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Wallace “Cheese” Read Interview

You probably won’t see Cheese Read at the local dance halls around Eunice because he is not a professional musician. He prefers to play music at home or at parties with a few friends. But a more powerful singer or a more precise, knowledgeable fiddle player couldn’t be found in Southwest Louisiana. Wallace “Cheese” Read was born in Eunice, La., on August 12, 1924, a very pure era in the history of Cajun music due to the people’s isolation from the outer world. There were mostly fiddles in the area (accordions became popular somewhat later) and the tunes were still those remembered by the French, Irish, German and Spanish descendants living around Eunice.

As a teenager in the 1930s Cheese and his father went to black dances on many occasions and it was here that Cheese realized that he really wanted to express himself through music. He heard jazz, blues, and French music played on fiddles and washboards.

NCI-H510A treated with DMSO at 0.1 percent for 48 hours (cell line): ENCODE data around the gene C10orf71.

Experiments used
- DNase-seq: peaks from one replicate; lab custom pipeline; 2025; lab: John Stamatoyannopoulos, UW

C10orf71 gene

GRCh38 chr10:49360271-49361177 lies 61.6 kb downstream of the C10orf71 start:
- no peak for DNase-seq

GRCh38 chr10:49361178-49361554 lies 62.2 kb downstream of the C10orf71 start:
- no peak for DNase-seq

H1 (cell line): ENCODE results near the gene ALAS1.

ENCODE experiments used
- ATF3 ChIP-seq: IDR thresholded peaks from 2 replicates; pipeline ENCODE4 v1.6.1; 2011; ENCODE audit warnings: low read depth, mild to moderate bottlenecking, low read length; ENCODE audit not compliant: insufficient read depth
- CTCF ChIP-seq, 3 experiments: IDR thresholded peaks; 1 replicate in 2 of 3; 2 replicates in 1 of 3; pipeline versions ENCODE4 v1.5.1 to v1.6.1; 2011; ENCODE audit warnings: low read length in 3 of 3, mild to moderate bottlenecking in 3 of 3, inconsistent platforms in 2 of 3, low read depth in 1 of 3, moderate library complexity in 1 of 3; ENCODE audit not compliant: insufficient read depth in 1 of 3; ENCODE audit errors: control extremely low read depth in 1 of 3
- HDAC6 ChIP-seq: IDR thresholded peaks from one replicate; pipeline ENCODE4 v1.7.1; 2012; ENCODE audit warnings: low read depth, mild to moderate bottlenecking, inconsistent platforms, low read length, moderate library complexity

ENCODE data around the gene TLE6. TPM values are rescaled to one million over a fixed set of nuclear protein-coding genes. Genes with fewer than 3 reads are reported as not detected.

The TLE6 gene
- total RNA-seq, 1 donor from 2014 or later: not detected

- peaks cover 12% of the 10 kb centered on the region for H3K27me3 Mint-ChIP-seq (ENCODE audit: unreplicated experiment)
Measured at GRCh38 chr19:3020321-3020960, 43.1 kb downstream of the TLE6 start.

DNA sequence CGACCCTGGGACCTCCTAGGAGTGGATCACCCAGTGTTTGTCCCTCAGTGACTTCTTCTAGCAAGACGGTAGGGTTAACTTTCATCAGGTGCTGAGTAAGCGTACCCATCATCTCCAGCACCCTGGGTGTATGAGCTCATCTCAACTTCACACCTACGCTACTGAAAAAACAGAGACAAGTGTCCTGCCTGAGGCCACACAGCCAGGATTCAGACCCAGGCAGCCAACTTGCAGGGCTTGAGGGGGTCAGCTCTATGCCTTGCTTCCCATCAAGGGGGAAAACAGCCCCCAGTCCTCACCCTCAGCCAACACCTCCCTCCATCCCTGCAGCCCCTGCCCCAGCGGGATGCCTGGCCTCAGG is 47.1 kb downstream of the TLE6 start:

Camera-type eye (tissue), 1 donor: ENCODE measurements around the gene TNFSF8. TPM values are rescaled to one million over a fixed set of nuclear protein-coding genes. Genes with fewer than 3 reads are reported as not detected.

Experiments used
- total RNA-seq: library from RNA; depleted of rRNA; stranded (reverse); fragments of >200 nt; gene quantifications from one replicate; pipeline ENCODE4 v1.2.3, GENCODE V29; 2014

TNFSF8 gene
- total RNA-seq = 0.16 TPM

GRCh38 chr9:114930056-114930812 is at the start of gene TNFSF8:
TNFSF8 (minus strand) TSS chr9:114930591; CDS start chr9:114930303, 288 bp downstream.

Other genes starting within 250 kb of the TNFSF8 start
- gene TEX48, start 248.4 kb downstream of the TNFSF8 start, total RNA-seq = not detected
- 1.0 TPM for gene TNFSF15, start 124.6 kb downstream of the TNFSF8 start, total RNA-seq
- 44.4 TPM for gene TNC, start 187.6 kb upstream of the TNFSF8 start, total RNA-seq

It didn’t take Cheese long to figure out that he had music in his soul, and at the age of twelve he began playing harmonica. Not long thereafter he got a fiddle which he figured out how to tune himself. He formed his first band when he was fifteen years old. The young band consisted of himself on fiddle, a banjo player, and a guitarist.

– Chris Strachwitz from the notes for Wallace “Cheese” Read – Cajun House Party (Arhoolie CD 415)

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  • Cheese Read Interview, date unknown 00:00
Interviewee: Wallace “Cheese” Read
Interviewer: Chris Strachwitz
Date: Unknown
Location: 
Language: English
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  • Cheese Read Interview April 1974 00:00
Interviewee: Wallace “Cheese” Read
Interviewer: Chris Strachwitz
Date: April 1974
Location: 
Language: English

This is an interview originally recorded for research purposes. It is presented here in its raw state, unedited except to remove some irrelevant sections and blank spaces. All rights to the interview are reserved by the Arhoolie Foundation. Please do not use anything from this website without permission. info@arhoolie.org

Some interviews contain potentially offensive language, including obscenities and ethnic or racial slurs. In the interest of making this interview fully available to scholars, we have chosen not to censor this material.

PRESENTING:
Rumbo a california

The Arhoolie Foundation is proud to present: Rumbo a California: Making Mexican Music in the Golden State, a bilingual digital exhibition that explores the history of Mexican music in California and the stories of the people, labels, and events that have shaped it.

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